• April 24, 2014

The X-Gals Alliance

Women in biology earn roughly half of the Ph.D.'s awarded annually by American universities yet are progressively more under-represented in postdoctoral, tenure-track, and tenured faculty positions. We all know that. We also know that women with families are less likely to earn tenure than our childless peers.

"We" are the X-Gals, a group of nine female biologists who began meeting weekly over a few beers in 2000, as several of us wrote up our dissertations. (Our name is a double-pun on the X-Men superheroes and on X-Gal, a laboratory chemical sometimes used in biology.)

Back then, we read one another's dissertation chapters, shared tips on everything from text formatting to data analysis, welcomed newborns, griped about advisers, and encouraged one another in our darkest hours. As we graduated and took far-flung jobs and postdocs -- in six states and on two continents -- we have continued the dialogue through an e-mail discussion list.

What began as a survival mechanism for a few female graduate students has become an incredible motivational force and a sounding board vital to our lives and careers. Countless studies have shown that we're going to need all the support we can get as we advance in our careers. The National Academies report released last month, -- which found that women are underrepresented in the sciences and in mathematics because of bias, discrimination, and outmoded policies -- is striking to us only in that it replicates findings that have been known, and reported in print, for more than a decade.

Hence our mission of friendship and support. On any given day it might involve news of a recently accepted manuscript or grant proposal, departmental gossip, speaking tips for a successful job interview or dissertation defense, or encouragement after a setback in the lab or in the personal life of one of us.

We also answer late-night pleas regarding lab or data-analysis woes, edit each other's manuscripts, and share physical resources whenever possible. When our travels bring us together, at conferences or other events, we enjoy catching up over a meal or exercise.

As women, our roles as partners and as mothers have influenced most of our career choices. Six of us are mothers, with a total of 10 children among us (two of them teenagers, the rest younger than 6). We all have partners with careers of their own.

We all have searched locally for mentors but found few. Perhaps that is one reason our e-mail group is so important to us: We help one another negotiate the competing demands of our roles, in no particular order, as scientists, partners, and mothers.

So who precisely are the X-Gals? Seven of us have finished our Ph.D.'s and are at various stages in our careers, from early tenure-track to administration to lecturer. Two are in the last throes of writing up their dissertations. More specifically:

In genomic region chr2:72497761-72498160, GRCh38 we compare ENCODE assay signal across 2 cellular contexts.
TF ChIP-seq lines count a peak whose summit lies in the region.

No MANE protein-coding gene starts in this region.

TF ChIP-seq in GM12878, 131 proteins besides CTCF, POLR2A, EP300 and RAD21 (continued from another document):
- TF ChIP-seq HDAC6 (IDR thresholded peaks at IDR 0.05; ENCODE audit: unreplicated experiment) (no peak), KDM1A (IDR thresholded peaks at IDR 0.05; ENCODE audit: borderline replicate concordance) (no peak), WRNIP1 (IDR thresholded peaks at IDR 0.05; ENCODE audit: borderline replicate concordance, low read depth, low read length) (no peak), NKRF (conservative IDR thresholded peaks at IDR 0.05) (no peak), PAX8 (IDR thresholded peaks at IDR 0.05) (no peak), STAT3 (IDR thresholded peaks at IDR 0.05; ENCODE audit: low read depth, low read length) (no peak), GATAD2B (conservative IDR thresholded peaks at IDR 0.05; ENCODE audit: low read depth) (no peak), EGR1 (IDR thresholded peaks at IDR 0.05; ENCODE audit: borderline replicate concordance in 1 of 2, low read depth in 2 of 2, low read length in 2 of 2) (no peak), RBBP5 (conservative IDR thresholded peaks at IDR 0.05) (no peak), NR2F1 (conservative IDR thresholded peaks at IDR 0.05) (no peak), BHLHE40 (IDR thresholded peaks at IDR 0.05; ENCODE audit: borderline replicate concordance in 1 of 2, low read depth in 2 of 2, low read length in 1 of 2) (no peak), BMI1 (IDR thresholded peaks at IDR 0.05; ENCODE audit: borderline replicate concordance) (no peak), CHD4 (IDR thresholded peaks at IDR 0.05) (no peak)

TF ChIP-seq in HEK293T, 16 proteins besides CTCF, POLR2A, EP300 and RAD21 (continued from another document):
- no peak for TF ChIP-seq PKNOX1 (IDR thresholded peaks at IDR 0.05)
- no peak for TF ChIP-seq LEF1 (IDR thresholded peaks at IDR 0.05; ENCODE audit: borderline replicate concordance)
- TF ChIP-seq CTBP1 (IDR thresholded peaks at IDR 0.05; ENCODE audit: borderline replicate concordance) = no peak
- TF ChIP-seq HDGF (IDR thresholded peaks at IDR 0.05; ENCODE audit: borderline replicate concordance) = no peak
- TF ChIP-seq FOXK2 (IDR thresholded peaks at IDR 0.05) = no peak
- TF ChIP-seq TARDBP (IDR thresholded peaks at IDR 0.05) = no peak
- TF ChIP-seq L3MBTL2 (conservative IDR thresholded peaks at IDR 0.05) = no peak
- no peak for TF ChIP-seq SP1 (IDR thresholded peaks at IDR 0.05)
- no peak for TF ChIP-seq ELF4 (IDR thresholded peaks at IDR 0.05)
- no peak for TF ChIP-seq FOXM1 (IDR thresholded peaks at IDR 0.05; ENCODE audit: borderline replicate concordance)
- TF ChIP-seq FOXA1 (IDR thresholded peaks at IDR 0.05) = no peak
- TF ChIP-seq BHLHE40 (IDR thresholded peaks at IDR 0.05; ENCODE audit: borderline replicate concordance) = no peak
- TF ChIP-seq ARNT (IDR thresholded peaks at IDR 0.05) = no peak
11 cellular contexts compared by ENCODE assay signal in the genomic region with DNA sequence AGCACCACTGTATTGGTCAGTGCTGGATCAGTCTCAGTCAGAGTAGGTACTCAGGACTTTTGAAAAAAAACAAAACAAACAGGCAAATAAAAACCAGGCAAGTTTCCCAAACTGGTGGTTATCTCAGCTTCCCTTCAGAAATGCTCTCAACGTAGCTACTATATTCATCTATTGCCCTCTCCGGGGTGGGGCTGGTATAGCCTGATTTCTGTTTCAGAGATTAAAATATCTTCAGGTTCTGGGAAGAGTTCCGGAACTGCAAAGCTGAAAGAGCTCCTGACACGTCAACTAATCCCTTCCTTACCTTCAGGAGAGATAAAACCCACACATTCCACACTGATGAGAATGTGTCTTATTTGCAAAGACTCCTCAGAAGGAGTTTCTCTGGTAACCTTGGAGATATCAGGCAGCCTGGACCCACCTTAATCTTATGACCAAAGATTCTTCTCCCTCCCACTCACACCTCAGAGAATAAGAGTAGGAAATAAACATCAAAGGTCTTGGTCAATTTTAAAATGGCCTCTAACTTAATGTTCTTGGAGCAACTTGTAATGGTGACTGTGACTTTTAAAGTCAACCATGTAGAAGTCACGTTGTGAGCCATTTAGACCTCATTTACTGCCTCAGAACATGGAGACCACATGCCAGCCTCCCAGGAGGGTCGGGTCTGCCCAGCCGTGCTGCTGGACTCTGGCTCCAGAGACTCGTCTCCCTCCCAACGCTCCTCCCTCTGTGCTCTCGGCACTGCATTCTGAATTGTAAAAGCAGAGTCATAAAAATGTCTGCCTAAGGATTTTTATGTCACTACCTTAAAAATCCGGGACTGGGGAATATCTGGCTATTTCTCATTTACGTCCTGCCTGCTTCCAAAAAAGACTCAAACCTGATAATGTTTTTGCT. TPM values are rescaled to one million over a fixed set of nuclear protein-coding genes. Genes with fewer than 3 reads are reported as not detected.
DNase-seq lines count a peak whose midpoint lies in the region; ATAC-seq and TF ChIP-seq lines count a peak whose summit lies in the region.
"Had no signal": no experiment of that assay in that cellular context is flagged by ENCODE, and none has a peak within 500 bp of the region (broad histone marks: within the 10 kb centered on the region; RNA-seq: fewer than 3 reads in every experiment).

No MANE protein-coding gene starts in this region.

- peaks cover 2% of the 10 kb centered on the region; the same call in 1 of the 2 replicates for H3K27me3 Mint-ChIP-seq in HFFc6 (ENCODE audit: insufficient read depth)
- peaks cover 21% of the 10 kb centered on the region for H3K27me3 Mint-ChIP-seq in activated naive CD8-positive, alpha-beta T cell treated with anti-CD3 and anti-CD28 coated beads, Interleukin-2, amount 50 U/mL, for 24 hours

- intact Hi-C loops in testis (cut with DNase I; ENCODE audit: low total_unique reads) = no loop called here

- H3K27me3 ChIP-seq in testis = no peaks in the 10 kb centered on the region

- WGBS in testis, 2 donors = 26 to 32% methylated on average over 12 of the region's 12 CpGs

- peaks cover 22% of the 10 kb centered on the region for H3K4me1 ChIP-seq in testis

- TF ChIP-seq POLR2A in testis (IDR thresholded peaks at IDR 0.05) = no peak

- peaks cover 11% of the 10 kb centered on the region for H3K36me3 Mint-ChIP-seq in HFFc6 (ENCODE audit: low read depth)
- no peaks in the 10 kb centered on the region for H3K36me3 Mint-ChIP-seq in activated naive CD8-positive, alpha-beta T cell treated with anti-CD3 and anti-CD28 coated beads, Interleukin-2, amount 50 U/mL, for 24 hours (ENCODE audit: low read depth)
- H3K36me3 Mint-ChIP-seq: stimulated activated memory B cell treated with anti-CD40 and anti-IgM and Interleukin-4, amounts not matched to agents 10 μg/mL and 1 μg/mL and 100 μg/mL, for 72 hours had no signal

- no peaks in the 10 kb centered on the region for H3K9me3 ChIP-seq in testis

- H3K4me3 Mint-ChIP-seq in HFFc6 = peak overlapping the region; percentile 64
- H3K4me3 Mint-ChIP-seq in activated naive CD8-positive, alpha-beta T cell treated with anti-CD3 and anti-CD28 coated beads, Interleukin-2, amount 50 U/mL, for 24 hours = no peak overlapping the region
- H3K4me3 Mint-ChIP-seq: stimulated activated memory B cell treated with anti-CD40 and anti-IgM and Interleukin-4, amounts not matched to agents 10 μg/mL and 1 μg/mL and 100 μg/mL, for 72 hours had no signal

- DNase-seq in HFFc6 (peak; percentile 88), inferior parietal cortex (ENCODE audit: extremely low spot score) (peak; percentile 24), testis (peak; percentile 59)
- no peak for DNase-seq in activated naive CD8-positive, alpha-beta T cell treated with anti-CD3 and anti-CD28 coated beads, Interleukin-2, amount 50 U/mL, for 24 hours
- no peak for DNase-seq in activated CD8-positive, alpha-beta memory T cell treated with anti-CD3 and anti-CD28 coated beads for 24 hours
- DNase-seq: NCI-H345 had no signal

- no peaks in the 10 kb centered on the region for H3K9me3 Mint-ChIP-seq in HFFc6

• "Rachel" is just starting her second year on the tenure track at a regional research institution.

  • "Greta" has just finished a prestigious international postdoc and is starting a full-time research position.

  • "Helen" is beginning a tenure-track faculty job at a large research university overseas.

  • "Jana" has recently been awarded grants totaling nearly $4-million to support her initiatives in her administrative job at a major research university.

  • "Tess" and "Meg" chose lectureships to accommodate their family demands.

  • "Marypat" and "Karen" both came to science after successful careers elsewhere and are finishing their Ph.D.'s long-distance to be with their families.

  • And I ("Lucille") am a non-tenure-track research faculty member at a major research institution, supported by my own grant.

We have each pursued our careers in a different manner, not only to manage the "two-body problem," but also to find a career that is fulfilling with the potential for personal and professional growth.

Most people outside our group (including many of our colleagues) would view us as successful, or well on our way to being so. In our discussions, however, we continue to struggle with our own definitions of success and the constraints of traditional career trajectories for scientists who happen to be women.

We earned our degrees from major research universities where the perception is widespread that the only "successful" career outcome for a Ph.D. is to secure a tenure-track position at a similar institution. However, the diversity of our current jobs is a testament to the fact that other equally successful and rewarding routes exist (including the ability to postpone the tenure track, or leave it completely), and we are each experiencing our own joys and frustrations with our respective paths.